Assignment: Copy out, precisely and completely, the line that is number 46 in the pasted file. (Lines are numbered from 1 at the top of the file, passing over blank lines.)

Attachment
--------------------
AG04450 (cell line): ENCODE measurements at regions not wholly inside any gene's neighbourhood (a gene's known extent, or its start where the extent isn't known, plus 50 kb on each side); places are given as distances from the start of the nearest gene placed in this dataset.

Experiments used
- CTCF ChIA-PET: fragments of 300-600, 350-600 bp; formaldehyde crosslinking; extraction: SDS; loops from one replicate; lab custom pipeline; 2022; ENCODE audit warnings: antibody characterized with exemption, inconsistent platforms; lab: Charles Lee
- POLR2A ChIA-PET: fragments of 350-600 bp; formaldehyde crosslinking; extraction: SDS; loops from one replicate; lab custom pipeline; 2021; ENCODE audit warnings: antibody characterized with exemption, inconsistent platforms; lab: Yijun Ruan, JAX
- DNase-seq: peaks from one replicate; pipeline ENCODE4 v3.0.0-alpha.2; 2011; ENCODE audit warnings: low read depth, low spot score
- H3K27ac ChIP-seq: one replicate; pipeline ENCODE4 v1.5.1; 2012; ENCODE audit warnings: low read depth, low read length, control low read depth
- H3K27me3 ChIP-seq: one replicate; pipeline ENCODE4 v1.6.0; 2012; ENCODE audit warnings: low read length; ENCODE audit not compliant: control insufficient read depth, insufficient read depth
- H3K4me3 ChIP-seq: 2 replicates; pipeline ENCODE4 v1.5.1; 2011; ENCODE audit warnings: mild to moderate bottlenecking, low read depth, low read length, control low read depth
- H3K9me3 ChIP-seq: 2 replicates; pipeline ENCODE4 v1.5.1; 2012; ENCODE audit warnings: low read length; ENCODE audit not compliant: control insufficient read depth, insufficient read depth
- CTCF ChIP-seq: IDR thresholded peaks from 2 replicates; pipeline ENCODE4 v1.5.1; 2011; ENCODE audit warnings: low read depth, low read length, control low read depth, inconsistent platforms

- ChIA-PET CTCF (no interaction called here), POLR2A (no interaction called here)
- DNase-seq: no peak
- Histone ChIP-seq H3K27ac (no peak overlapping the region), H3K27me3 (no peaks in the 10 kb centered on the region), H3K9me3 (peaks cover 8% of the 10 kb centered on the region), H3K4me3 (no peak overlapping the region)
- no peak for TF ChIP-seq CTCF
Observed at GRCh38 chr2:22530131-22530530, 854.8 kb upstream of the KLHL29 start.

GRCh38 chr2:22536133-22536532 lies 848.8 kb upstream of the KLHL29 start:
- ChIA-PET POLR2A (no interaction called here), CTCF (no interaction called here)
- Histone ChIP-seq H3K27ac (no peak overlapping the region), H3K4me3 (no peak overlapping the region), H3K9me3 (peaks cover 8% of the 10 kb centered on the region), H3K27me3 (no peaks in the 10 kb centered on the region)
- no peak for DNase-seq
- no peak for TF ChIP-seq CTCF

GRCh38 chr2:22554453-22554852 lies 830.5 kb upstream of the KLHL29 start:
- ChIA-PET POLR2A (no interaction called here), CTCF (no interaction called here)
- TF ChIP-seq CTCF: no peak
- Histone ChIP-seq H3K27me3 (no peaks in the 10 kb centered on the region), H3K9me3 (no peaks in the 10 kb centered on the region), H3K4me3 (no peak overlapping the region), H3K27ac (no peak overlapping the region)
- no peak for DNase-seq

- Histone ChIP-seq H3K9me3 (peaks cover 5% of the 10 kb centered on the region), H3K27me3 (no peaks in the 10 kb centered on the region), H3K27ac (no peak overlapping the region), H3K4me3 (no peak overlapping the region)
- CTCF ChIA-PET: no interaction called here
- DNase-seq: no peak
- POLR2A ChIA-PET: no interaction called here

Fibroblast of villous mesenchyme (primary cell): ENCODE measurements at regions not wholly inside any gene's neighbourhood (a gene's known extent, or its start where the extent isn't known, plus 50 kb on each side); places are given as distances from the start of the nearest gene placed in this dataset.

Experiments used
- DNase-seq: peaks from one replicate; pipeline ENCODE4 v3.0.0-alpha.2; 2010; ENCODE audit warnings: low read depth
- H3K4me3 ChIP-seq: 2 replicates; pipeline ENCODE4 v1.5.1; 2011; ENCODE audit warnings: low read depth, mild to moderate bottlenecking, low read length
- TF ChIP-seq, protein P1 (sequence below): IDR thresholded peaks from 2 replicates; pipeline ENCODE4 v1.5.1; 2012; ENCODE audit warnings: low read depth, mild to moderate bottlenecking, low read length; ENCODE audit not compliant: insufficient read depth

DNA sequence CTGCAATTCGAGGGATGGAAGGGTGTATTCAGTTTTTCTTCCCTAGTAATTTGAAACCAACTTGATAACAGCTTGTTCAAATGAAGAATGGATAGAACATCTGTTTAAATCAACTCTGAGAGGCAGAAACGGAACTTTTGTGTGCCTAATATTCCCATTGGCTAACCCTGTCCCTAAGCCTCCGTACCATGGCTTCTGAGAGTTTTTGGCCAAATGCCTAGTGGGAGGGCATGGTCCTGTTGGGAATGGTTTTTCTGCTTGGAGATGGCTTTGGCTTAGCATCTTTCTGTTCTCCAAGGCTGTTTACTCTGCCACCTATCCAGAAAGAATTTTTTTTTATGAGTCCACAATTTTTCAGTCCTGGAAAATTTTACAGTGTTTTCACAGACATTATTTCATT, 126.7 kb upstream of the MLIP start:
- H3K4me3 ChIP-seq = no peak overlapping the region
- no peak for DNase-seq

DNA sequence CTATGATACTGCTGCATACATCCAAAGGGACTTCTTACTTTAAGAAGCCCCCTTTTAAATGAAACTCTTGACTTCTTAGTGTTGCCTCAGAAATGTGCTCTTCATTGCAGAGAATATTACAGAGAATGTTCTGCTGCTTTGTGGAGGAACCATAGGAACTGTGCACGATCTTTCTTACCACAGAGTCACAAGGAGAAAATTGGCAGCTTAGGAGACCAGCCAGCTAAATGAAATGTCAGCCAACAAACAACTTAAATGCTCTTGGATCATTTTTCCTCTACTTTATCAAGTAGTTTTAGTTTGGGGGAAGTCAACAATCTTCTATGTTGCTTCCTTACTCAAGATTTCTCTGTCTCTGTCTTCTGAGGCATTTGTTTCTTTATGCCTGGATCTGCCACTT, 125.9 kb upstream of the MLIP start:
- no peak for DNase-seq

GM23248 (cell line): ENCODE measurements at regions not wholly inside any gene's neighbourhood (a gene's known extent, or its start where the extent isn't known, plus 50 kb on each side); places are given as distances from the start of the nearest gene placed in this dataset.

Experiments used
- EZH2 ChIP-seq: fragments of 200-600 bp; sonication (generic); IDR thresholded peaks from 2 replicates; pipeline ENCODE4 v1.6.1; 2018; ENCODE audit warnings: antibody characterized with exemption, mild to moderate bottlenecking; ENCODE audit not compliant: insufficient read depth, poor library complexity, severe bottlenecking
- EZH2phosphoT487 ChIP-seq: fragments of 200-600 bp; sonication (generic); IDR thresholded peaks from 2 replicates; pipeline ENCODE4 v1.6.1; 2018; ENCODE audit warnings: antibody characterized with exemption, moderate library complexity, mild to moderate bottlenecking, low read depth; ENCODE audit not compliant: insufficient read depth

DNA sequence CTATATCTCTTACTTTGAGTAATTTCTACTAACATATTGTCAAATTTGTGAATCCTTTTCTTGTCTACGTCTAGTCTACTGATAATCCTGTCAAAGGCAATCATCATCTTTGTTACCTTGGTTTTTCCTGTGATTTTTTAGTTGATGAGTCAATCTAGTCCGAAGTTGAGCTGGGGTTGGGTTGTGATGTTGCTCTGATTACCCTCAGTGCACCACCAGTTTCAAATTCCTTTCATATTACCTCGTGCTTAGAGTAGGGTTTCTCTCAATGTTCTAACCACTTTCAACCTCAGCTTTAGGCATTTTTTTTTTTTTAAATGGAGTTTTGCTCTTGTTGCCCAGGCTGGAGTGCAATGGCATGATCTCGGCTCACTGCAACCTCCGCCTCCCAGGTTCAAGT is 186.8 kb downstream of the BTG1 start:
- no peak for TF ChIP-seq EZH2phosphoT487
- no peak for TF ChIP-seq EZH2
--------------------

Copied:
- no peak for TF ChIP-seq EZH2